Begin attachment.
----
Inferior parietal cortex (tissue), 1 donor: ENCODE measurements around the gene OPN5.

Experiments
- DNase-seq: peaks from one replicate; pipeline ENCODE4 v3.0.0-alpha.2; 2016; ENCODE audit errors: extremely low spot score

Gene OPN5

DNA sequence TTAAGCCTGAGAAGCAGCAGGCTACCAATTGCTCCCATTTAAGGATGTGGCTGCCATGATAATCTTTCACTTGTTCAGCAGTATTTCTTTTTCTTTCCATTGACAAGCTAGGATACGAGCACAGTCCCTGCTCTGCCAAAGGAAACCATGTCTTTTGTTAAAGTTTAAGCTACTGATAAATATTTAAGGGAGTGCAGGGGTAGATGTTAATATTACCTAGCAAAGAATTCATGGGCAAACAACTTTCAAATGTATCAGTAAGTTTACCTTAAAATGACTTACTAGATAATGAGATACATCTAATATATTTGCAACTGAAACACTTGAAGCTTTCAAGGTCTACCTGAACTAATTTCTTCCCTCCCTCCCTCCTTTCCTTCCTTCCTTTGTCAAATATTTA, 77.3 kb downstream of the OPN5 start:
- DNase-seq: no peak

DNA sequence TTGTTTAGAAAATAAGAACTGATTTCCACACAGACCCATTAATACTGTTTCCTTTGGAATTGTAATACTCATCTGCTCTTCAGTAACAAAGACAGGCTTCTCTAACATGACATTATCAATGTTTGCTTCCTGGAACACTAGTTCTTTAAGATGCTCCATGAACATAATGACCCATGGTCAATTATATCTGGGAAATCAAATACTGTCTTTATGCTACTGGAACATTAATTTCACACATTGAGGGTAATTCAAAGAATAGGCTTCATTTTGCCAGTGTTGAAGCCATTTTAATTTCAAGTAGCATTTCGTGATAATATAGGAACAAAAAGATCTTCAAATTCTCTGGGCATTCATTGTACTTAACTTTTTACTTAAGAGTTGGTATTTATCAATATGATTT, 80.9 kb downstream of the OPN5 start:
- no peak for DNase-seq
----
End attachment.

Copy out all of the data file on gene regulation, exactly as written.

Inferior parietal cortex (tissue), 1 donor: ENCODE measurements around the gene OPN5.

Experiments
- DNase-seq: peaks from one replicate; pipeline ENCODE4 v3.0.0-alpha.2; 2016; ENCODE audit errors: extremely low spot score

Gene OPN5

DNA sequence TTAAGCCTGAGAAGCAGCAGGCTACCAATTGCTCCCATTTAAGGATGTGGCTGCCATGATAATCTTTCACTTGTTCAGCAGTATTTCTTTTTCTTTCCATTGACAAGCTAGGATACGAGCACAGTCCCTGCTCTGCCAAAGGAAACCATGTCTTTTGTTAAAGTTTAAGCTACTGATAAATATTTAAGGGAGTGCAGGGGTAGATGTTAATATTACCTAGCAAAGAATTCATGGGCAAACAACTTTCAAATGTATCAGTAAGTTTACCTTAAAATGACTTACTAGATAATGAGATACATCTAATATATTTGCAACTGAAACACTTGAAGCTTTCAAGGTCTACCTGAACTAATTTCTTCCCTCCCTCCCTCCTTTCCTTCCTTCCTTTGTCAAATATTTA, 77.3 kb downstream of the OPN5 start:
- DNase-seq: no peak

DNA sequence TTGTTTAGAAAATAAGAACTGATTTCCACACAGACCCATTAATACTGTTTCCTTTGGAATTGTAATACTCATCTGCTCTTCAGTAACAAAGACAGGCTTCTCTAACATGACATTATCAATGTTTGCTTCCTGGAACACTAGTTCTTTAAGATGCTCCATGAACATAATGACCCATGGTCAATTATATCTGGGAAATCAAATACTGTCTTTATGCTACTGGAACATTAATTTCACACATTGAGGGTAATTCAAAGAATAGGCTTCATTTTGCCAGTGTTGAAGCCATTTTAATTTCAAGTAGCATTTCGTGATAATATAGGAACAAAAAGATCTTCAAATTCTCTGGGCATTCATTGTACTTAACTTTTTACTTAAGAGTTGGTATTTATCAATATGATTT, 80.9 kb downstream of the OPN5 start:
- no peak for DNase-seq